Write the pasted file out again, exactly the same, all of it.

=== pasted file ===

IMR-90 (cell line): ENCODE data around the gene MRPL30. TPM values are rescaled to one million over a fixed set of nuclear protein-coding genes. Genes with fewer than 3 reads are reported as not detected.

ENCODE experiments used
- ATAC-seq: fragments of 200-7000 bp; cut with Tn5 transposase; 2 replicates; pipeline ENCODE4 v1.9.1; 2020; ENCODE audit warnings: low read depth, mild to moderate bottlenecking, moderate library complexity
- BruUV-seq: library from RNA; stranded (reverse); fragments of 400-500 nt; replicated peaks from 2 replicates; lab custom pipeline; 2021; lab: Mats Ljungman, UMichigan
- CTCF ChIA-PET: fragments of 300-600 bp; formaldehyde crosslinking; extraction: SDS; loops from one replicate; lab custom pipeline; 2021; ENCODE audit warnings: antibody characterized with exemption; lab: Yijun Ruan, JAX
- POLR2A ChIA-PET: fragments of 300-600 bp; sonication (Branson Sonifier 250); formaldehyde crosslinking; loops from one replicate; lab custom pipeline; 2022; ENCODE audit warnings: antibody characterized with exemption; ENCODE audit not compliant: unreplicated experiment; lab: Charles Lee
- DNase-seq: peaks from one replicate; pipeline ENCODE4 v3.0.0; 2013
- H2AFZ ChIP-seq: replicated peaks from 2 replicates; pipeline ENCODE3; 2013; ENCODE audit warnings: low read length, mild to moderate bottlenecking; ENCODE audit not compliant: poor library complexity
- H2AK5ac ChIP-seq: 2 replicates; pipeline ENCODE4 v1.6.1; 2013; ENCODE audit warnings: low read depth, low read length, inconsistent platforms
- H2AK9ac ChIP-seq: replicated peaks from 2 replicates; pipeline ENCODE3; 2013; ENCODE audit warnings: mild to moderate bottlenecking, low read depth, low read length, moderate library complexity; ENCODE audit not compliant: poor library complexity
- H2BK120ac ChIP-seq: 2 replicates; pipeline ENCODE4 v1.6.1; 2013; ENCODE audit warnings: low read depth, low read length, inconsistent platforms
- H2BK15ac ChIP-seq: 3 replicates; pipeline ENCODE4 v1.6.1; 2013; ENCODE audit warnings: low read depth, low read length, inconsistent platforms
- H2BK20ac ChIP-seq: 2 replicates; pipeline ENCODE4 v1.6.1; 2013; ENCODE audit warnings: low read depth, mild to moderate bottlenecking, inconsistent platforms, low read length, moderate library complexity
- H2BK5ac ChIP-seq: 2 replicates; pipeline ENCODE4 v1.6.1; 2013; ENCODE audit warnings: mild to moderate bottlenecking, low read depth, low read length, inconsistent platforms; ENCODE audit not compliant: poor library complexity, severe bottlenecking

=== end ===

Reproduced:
IMR-90 (cell line): ENCODE data around the gene MRPL30. TPM values are rescaled to one million over a fixed set of nuclear protein-coding genes. Genes with fewer than 3 reads are reported as not detected.

ENCODE experiments used
- ATAC-seq: fragments of 200-7000 bp; cut with Tn5 transposase; 2 replicates; pipeline ENCODE4 v1.9.1; 2020; ENCODE audit warnings: low read depth, mild to moderate bottlenecking, moderate library complexity
- BruUV-seq: library from RNA; stranded (reverse); fragments of 400-500 nt; replicated peaks from 2 replicates; lab custom pipeline; 2021; lab: Mats Ljungman, UMichigan
- CTCF ChIA-PET: fragments of 300-600 bp; formaldehyde crosslinking; extraction: SDS; loops from one replicate; lab custom pipeline; 2021; ENCODE audit warnings: antibody characterized with exemption; lab: Yijun Ruan, JAX
- POLR2A ChIA-PET: fragments of 300-600 bp; sonication (Branson Sonifier 250); formaldehyde crosslinking; loops from one replicate; lab custom pipeline; 2022; ENCODE audit warnings: antibody characterized with exemption; ENCODE audit not compliant: unreplicated experiment; lab: Charles Lee
- DNase-seq: peaks from one replicate; pipeline ENCODE4 v3.0.0; 2013
- H2AFZ ChIP-seq: replicated peaks from 2 replicates; pipeline ENCODE3; 2013; ENCODE audit warnings: low read length, mild to moderate bottlenecking; ENCODE audit not compliant: poor library complexity
- H2AK5ac ChIP-seq: 2 replicates; pipeline ENCODE4 v1.6.1; 2013; ENCODE audit warnings: low read depth, low read length, inconsistent platforms
- H2AK9ac ChIP-seq: replicated peaks from 2 replicates; pipeline ENCODE3; 2013; ENCODE audit warnings: mild to moderate bottlenecking, low read depth, low read length, moderate library complexity; ENCODE audit not compliant: poor library complexity
- H2BK120ac ChIP-seq: 2 replicates; pipeline ENCODE4 v1.6.1; 2013; ENCODE audit warnings: low read depth, low read length, inconsistent platforms
- H2BK15ac ChIP-seq: 3 replicates; pipeline ENCODE4 v1.6.1; 2013; ENCODE audit warnings: low read depth, low read length, inconsistent platforms
- H2BK20ac ChIP-seq: 2 replicates; pipeline ENCODE4 v1.6.1; 2013; ENCODE audit warnings: low read depth, mild to moderate bottlenecking, inconsistent platforms, low read length, moderate library complexity
- H2BK5ac ChIP-seq: 2 replicates; pipeline ENCODE4 v1.6.1; 2013; ENCODE audit warnings: mild to moderate bottlenecking, low read depth, low read length, inconsistent platforms; ENCODE audit not compliant: poor library complexity, severe bottlenecking